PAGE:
During her time in Bristol she was interviewed about her visit by a reporter from the Bristol Post.
Below is the link to the article on the Bristol Post website, and a scanned in copy from the newspaper print version.
Click on the image to enlarge, then use your computer's zoom function if you still can't read the text.
Plain text from the article:
REV Maria Pap lights another cigarette as she prepares to answer my latest question. It's hardly a surprise. Smoking is huge in Transylvania and lighting up in bars and restaurants is still commonplace.
In front of me are four upturned seashells overflowing from butts or 'bodies' as Maria calls them belonging to her and husband Laszlo, 44, who are visiting England with their 17-year-old daughter Abigél.
They came with a suitcase containing cured pork fat – a delicacy they missed greatly on their last visit.
We meet in the Brentry garden of one of Maria's many hosts around the country who are happy to welcome her.
The 43-year-old is a cultured person and speaks with great authority and refreshing simplicity about the problems faced in her country around her faith – Unitarianism.
She has come as the minister of the Unitarian Church in Kolozsvar, Transylvania to Bristol to give talks to others as part of her four week cultural exchange here.
Being one of the first two women to become ministers in the Unitarian Church in Transylvania and the first to be elected dean of their district she is in a unique position to do so.
Unitarianism – which by her own admittance has a relatively small following – has survived some great battles since it was formed in 1658, not least communism between 1948 and 1989.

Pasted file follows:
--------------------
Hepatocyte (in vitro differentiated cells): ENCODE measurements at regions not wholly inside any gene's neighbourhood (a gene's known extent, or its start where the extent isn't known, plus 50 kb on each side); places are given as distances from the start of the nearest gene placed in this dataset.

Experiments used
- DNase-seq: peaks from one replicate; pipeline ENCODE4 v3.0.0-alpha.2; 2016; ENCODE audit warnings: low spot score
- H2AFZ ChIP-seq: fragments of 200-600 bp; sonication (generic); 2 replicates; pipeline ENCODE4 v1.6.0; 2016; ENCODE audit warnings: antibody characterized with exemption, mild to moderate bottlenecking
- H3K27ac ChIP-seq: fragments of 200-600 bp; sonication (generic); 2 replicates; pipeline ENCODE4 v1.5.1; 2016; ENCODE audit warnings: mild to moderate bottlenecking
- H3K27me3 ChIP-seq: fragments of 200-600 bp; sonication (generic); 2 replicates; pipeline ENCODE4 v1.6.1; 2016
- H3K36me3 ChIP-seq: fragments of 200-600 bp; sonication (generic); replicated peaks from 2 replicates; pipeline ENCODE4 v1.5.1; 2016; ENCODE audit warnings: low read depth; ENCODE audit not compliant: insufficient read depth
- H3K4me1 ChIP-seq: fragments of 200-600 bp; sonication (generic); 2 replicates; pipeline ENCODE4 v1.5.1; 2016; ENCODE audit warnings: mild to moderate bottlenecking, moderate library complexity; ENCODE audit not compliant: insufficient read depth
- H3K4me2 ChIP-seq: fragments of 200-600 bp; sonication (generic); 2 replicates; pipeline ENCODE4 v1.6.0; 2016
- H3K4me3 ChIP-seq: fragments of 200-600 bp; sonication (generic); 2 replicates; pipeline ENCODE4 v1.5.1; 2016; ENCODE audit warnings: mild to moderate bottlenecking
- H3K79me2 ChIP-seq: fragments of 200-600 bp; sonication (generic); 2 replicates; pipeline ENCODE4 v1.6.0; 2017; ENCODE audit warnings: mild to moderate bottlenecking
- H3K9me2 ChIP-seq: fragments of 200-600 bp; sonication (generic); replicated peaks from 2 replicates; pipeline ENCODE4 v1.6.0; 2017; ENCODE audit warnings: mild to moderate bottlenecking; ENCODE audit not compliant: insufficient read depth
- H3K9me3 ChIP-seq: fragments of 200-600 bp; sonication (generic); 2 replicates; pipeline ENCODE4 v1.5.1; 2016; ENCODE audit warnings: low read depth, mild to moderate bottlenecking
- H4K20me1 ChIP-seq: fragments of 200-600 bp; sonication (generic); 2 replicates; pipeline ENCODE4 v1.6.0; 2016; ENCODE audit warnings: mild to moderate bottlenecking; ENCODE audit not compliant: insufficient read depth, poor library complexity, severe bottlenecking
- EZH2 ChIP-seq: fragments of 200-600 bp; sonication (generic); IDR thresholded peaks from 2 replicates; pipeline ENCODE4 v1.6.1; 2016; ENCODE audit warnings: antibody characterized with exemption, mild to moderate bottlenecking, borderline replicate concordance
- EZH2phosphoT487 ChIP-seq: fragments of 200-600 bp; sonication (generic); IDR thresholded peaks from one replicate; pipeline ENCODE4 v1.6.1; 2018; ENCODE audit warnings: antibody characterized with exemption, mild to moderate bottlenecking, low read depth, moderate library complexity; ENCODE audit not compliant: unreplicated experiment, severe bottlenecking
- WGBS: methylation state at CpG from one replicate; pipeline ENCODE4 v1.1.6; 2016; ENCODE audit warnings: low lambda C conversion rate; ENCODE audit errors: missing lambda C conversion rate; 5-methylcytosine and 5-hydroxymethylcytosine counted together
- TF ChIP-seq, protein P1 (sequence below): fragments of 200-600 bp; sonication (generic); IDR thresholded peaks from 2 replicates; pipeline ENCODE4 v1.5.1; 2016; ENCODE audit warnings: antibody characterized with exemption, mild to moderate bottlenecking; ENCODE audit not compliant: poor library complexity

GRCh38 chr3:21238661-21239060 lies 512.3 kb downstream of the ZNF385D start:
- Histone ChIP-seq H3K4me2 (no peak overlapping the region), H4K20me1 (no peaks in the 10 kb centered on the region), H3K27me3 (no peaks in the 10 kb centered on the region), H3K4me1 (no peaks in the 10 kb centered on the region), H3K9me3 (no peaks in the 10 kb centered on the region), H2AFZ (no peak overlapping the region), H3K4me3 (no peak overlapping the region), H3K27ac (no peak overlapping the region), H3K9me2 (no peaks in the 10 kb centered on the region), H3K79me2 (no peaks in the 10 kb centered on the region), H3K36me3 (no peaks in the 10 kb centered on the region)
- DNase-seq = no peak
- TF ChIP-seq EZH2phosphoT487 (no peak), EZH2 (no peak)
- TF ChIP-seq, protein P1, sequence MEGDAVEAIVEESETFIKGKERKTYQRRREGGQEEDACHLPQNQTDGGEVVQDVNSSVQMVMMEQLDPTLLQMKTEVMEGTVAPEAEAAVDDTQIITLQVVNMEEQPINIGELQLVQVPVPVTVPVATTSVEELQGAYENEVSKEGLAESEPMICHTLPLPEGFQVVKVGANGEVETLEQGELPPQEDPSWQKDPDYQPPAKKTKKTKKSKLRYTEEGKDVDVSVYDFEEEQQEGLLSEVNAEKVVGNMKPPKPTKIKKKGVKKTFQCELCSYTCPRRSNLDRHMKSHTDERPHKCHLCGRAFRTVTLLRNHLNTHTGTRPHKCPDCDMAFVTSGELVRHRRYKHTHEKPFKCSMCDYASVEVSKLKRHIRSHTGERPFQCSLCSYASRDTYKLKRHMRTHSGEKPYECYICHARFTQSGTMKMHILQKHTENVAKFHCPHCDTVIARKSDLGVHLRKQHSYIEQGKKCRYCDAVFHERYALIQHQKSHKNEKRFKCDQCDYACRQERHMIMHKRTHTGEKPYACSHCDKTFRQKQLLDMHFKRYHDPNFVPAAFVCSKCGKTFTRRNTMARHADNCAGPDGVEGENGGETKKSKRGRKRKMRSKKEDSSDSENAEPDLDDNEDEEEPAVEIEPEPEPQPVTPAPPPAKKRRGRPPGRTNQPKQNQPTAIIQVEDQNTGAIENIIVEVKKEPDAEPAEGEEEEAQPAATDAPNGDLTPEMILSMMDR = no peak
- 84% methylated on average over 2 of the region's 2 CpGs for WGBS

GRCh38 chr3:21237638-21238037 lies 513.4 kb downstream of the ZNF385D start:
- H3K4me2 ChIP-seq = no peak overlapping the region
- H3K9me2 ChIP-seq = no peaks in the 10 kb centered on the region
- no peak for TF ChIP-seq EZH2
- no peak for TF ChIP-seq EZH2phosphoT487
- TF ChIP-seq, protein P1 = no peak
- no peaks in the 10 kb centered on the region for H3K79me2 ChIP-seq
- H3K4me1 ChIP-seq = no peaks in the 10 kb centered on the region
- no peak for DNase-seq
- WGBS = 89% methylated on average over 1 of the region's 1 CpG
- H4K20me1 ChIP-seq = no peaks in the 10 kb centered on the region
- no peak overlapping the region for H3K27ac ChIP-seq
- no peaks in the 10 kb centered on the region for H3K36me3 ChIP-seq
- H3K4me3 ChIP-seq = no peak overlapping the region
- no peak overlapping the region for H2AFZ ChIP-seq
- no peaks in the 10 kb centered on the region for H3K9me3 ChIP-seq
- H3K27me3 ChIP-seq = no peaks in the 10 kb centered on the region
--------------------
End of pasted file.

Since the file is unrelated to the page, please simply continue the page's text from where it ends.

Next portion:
"The Soviets considered religion delusional and were intent on keeping people and children away from congregations," Maria, who is Hungarian, said.
"It meant that Unitarianism could not fulfil all its duties as a church. Ministers were allowed to hold a Sunday service but all other activities were abolished.
"Schools would also have to organise Sunday activities preventing children from going to church."
But worse than that Maria said services were monitored to make sure they fitted in with Soviet doctrine.
"Members of the secret police were sent to listen to sermons and make notes. If it was deemed the minister was saying things against the regime they would end up in jail.
"I am proud Unitarianism survived but we paid a heavy price and we had to come to terms with the fact not everybody was a hero within the church.
"There were lay people and ministers that were subdued and blackmailed, which is not a proud page in our history."
Maria said Unitarianism ministers were particularly targeted because many had trained in England on a Sharps Scholarship – as she did in Manchester and the Oxford.
"For that reason they were always suspected of being English spies," she said.
She hopes by visiting her fellow Unitarians in England a deeper understanding of the faith will help the following stay strong and inspired.
And with that she is set to go on a sight-seeing trip around Bristol. Let's hope she is able to draw some inspiration from that as well.
Images taken by Maria's husband Lazslo:
|Maria and congregation members Outside Frenchay Chapel|
|Maria and Lindy|